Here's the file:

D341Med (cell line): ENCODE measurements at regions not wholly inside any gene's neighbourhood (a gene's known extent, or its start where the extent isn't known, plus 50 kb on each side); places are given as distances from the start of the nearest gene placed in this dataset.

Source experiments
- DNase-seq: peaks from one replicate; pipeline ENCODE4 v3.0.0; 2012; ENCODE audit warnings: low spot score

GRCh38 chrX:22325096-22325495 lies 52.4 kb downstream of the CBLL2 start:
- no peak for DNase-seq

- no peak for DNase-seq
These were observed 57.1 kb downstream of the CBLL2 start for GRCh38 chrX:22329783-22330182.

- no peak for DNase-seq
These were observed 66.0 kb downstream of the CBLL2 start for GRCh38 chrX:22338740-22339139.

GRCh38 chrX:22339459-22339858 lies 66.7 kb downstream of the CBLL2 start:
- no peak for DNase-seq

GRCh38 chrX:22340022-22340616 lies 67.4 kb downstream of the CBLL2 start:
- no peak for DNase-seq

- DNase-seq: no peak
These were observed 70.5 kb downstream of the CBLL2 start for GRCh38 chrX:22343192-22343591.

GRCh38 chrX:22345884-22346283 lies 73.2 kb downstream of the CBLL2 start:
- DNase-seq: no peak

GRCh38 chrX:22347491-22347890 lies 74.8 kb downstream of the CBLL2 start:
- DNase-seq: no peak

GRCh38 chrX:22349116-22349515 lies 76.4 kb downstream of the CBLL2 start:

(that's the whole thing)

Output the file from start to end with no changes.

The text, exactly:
D341Med (cell line): ENCODE measurements at regions not wholly inside any gene's neighbourhood (a gene's known extent, or its start where the extent isn't known, plus 50 kb on each side); places are given as distances from the start of the nearest gene placed in this dataset.

Source experiments
- DNase-seq: peaks from one replicate; pipeline ENCODE4 v3.0.0; 2012; ENCODE audit warnings: low spot score

GRCh38 chrX:22325096-22325495 lies 52.4 kb downstream of the CBLL2 start:
- no peak for DNase-seq

- no peak for DNase-seq
These were observed 57.1 kb downstream of the CBLL2 start for GRCh38 chrX:22329783-22330182.

- no peak for DNase-seq
These were observed 66.0 kb downstream of the CBLL2 start for GRCh38 chrX:22338740-22339139.

GRCh38 chrX:22339459-22339858 lies 66.7 kb downstream of the CBLL2 start:
- no peak for DNase-seq

GRCh38 chrX:22340022-22340616 lies 67.4 kb downstream of the CBLL2 start:
- no peak for DNase-seq

- DNase-seq: no peak
These were observed 70.5 kb downstream of the CBLL2 start for GRCh38 chrX:22343192-22343591.

GRCh38 chrX:22345884-22346283 lies 73.2 kb downstream of the CBLL2 start:
- DNase-seq: no peak

GRCh38 chrX:22347491-22347890 lies 74.8 kb downstream of the CBLL2 start:
- DNase-seq: no peak

GRCh38 chrX:22349116-22349515 lies 76.4 kb downstream of the CBLL2 start: